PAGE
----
WASHINGTON (Jul. 6)
The Bush administration has rejected an Israeli formula for both countries to phase our all remaining tariffs on non-military goods, U.S. and Israeli sources have confirmed.
But the United States has agreed to consider an Israeli proposal to eliminate Customs user fees on services provided to goods entering the other’s country, as proposed in trade legislation currently before Congress.
Those decisions were made in Jerusalem two weeks ago at the biannual U.S.-Israeli trade talks set up to monitor the 1985 Free Trade Area agreement. Under the accord, both countries are supposed to lift all tariffs on non-defense goods by Jan. 1, 1995.
Most tariffs on such goods have been lifted. But those on products that either country considers most import-sensitive are not expected to be phased out before 1995.
The United States considers farm products particularly import-sensitive.
An Israeli Embassy official here who at-tended the talks accused the Bust administration of succumbing to pressure from pro-agriculture members of Congress and lobbying groups.
The California Tomato Growers Association, for instance, opposed removing U.S. tariffs on Israeli tomato paste.
U.S. lobbying groups also are concerned about the prospect of duty-free Israeli onions and concentrated orange juice, the Israeli said.
A U.S. official who attended the talks said there was “some merit” to arguments made by U.S. farm lobbyists.
ARAB GROUP MAKES NEW MOVE
At the talks, the main Israeli concern was with U.S. defense procurement laws that favor domestic defense contractors.
Israel also complained about a regulation approved in last year’s trade bill that has led to new marking requirements on Jewelry.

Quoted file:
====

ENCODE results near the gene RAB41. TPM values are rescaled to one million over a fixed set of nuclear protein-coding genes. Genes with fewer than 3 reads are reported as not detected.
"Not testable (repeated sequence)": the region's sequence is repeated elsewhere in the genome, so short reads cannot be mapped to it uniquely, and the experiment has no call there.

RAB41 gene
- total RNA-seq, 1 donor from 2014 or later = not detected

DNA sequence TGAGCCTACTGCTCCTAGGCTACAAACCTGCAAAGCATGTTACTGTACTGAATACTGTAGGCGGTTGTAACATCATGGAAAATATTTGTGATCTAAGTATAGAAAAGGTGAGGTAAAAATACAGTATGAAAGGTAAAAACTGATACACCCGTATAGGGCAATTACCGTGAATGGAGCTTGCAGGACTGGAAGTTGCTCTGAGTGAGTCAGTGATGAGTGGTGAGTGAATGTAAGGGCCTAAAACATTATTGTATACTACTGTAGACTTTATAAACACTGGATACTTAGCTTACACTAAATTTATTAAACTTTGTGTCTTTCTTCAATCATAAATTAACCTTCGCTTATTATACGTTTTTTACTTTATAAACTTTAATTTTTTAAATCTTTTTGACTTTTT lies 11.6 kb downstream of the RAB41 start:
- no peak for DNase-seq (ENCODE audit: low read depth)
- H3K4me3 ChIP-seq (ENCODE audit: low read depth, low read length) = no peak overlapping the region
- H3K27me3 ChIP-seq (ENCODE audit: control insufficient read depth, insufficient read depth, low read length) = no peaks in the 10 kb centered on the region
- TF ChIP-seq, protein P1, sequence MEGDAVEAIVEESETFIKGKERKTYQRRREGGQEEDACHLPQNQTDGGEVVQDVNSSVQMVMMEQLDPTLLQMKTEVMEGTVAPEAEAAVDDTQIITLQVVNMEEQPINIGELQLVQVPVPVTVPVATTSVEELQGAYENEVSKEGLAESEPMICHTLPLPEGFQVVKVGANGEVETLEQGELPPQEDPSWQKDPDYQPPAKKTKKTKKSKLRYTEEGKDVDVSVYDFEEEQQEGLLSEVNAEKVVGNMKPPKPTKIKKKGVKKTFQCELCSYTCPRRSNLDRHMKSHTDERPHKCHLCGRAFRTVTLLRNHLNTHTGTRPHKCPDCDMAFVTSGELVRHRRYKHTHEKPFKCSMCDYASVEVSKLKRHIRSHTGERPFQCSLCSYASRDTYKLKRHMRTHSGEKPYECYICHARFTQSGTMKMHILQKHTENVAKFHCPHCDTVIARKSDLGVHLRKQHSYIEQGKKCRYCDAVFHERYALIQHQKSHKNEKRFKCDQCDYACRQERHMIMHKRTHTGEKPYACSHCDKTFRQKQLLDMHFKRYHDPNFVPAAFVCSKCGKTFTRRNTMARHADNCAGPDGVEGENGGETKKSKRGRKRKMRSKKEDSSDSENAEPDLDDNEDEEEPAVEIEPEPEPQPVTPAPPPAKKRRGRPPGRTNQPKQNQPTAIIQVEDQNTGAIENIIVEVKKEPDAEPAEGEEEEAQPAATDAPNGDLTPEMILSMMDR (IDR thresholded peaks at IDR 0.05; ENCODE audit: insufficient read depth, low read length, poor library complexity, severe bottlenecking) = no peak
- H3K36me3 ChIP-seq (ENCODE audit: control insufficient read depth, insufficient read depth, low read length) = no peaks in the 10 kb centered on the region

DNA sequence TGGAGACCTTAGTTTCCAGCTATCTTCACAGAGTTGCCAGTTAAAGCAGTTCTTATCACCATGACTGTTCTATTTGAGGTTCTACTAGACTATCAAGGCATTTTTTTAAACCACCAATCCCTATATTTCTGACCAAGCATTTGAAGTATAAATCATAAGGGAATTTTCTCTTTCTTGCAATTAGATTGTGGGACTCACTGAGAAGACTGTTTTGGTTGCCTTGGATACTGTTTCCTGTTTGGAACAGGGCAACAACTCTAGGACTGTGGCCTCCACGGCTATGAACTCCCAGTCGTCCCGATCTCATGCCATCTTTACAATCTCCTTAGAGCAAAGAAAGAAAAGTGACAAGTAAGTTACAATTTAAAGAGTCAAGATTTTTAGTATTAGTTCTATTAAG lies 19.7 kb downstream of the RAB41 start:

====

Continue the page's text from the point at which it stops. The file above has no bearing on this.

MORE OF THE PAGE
Many of the U.S. concerns were raised in a letter U.S. Trade Representative Carla Hills sent June I to Rep. John Dingell (D-Mich.). chairman of the House Energy and Commerce Committee.
High on the U.S. wish list was a request that Israel fulfill its promise to phase out the Tama, a tax assessed at Customs, bases on prices on the Israeli market.
In another trade development, the American-Arab Anti-Discrimination Committee has asked Hills to reconsider her April decision to continue Israel’s participation in the Generalized System of Preferences program.
The program, in effect since 1975, allows various Israeli goods to enter the United States duty-free.
The ADC sought last fall to have the trade privilege revoked on the grounds that Israel allegedly violated the rights of Palestinian workers, including the right to organize.
But Hills found that Israel met all of the U.S. criteria for receiving the trade privilege. Her decision was approved by the White House.
Reacting to the ADC’s latest move a well-placed administration official said, “We don’t know quite what to do with it. I don’t think the president is going to reverse his decision if that’s what they want.”